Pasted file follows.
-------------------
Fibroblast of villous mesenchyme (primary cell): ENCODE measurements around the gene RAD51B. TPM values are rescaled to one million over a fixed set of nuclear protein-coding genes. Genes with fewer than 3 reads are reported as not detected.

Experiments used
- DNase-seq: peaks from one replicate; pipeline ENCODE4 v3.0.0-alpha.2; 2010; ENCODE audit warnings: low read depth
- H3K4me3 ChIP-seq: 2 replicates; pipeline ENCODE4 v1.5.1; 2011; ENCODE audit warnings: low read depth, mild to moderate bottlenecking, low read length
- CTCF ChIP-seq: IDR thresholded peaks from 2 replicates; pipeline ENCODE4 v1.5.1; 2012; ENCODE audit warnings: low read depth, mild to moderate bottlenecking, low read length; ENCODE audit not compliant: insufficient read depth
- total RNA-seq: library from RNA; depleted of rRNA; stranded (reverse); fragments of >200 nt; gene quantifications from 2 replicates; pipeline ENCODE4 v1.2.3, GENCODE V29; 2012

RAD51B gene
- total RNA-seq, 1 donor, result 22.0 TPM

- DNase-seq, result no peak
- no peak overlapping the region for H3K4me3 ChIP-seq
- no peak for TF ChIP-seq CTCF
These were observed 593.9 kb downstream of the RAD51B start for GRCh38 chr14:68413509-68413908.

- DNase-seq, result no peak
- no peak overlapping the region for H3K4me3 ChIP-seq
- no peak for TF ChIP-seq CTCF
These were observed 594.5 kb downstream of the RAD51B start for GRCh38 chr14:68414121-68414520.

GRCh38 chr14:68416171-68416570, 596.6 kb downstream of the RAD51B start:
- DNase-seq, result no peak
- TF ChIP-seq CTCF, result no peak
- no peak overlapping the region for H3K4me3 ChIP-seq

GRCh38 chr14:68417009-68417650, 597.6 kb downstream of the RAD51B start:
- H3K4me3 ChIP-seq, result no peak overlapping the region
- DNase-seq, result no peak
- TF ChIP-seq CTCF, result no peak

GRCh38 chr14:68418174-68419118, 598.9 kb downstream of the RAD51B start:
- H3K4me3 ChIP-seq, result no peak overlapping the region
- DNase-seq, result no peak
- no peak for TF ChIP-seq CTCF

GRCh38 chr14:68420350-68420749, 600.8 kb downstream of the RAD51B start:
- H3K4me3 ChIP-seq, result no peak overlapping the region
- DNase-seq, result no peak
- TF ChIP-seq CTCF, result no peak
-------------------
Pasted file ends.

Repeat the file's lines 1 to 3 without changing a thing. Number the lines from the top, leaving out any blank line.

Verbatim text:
Fibroblast of villous mesenchyme (primary cell): ENCODE measurements around the gene RAD51B. TPM values are rescaled to one million over a fixed set of nuclear protein-coding genes. Genes with fewer than 3 reads are reported as not detected.

Experiments used
- DNase-seq: peaks from one replicate; pipeline ENCODE4 v3.0.0-alpha.2; 2010; ENCODE audit warnings: low read depth